Schools are facing extreme numbers of weather cancellations this year
Some schools are trying virtual school days to prevent learning interruptions
Individual educators have turned to online learning to keep students on track
Earlier this month, Zak Terzini roused himself about five minutes before his English class began and didn’t panic. Instead, the high school sophomore grabbed his iPod and checked on a class discussion of “The Autobiography of Malcolm X” without even getting out of bed.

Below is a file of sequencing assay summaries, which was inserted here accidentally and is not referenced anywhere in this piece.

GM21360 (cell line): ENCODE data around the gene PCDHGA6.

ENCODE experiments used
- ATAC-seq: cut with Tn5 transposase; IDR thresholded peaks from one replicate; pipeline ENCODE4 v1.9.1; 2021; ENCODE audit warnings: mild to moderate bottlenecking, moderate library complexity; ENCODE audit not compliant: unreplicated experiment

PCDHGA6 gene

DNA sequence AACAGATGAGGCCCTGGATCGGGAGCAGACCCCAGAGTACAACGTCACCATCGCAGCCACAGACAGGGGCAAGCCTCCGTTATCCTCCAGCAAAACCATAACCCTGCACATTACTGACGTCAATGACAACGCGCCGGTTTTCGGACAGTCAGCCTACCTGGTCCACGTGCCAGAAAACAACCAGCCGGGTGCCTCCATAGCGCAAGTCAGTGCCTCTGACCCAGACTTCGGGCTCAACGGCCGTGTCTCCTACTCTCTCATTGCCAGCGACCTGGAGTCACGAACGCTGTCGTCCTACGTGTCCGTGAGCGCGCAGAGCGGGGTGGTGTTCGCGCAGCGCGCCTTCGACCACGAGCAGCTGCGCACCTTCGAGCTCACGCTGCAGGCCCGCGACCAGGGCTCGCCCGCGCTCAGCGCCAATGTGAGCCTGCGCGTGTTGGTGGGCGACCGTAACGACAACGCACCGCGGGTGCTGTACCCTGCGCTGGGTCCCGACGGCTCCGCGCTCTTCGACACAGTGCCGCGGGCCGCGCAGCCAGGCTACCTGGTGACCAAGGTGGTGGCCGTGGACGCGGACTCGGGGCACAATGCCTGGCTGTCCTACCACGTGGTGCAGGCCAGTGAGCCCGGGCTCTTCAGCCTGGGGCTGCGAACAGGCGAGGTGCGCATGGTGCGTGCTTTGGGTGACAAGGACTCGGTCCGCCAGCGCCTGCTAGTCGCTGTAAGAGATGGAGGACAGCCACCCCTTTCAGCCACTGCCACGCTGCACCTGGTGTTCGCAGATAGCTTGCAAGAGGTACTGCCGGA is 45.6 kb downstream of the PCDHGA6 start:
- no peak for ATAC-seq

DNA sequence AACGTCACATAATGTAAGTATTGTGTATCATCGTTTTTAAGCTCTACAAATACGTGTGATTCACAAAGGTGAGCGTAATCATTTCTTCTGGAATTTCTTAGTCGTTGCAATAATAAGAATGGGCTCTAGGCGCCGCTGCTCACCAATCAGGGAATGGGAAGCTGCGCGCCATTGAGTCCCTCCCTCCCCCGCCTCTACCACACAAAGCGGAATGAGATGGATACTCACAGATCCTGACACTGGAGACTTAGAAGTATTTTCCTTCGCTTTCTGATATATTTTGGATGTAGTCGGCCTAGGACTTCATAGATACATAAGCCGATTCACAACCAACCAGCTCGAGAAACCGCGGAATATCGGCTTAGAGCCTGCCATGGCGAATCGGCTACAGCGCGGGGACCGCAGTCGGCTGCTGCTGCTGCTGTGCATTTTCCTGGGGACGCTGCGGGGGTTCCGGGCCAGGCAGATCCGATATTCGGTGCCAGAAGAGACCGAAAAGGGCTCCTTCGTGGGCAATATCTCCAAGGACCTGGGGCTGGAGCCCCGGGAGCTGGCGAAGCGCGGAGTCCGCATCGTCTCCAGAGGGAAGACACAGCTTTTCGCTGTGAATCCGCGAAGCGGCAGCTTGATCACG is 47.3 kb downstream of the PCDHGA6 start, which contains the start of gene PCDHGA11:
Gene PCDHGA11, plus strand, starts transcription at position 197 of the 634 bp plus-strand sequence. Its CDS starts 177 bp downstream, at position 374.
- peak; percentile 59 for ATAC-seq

A snowstorm – another one – had canceled classes in the Pascack Valley Regional High School District in northern New Jersey, but educators and students wouldn’t be taking a day off. Before the snow fell, even before the official school cancellation call, teachers were prepped, parents were warned and students had received enough assignments to fill a snow day.
School leaders around the country are tearing up their calendars to cram in more teaching time after extreme numbers of weather cancellations. Some are eliminating holiday breaks and professional development plans, adding minutes and days to the school clock or even cutting recess and opening school on Saturdays.
But a few are trying something different: virtual school days that continue learning, even while staff and students are stuck at home.